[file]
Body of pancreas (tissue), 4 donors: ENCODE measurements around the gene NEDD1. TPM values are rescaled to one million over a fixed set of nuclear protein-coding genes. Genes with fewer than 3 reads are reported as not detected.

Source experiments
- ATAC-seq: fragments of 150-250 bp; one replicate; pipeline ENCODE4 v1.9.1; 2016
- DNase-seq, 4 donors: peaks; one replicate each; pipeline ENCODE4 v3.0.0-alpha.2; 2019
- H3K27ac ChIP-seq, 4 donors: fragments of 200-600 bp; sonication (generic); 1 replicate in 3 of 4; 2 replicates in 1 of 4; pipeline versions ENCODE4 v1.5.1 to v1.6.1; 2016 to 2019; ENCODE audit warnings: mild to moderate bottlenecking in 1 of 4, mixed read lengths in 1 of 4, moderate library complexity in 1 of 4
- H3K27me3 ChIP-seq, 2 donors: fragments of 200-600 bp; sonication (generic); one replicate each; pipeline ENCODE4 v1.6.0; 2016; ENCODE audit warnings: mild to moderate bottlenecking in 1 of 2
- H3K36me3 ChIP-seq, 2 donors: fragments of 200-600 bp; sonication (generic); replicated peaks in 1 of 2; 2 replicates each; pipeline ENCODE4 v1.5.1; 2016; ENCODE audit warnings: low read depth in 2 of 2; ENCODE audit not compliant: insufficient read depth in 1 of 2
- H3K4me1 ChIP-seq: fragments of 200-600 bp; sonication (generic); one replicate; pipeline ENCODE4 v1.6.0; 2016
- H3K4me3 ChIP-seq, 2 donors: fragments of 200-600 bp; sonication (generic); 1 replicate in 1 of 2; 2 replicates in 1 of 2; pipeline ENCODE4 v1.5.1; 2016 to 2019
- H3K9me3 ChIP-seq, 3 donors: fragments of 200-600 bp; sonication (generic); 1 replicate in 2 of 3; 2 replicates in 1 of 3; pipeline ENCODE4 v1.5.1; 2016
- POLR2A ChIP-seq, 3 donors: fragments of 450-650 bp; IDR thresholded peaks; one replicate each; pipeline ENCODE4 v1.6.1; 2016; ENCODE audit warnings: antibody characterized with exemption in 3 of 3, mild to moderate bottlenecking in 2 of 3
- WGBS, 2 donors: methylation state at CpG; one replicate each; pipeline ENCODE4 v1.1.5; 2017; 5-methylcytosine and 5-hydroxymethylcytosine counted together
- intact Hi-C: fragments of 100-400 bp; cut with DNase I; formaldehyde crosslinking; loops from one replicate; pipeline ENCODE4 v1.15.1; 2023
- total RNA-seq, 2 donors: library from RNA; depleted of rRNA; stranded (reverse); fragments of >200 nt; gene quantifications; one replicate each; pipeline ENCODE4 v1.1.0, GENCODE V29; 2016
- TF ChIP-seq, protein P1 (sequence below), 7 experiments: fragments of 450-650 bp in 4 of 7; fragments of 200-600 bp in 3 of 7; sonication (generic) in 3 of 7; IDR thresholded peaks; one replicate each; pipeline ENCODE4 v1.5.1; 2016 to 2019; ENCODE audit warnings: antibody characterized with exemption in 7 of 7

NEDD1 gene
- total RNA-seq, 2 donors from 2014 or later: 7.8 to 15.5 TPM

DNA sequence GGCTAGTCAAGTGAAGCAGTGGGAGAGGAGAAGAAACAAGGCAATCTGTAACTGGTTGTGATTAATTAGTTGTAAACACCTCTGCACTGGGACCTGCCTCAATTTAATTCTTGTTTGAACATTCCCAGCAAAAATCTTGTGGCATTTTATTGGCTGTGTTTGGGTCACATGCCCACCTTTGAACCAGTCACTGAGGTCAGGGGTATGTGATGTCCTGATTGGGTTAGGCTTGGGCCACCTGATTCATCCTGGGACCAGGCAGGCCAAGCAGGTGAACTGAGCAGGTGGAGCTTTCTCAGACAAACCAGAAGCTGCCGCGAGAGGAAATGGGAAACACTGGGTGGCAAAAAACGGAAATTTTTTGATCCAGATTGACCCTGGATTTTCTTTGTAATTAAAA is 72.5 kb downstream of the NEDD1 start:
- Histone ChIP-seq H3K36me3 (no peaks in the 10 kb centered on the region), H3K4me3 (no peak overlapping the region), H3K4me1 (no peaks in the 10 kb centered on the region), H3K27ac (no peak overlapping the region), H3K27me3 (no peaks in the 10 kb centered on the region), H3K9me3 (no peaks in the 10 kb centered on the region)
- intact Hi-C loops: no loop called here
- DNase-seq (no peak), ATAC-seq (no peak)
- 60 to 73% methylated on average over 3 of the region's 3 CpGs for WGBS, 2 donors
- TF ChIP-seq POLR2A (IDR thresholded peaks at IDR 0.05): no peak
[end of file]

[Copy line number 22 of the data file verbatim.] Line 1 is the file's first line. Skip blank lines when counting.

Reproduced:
- 60 to 73% methylated on average over 3 of the region's 3 CpGs for WGBS, 2 donors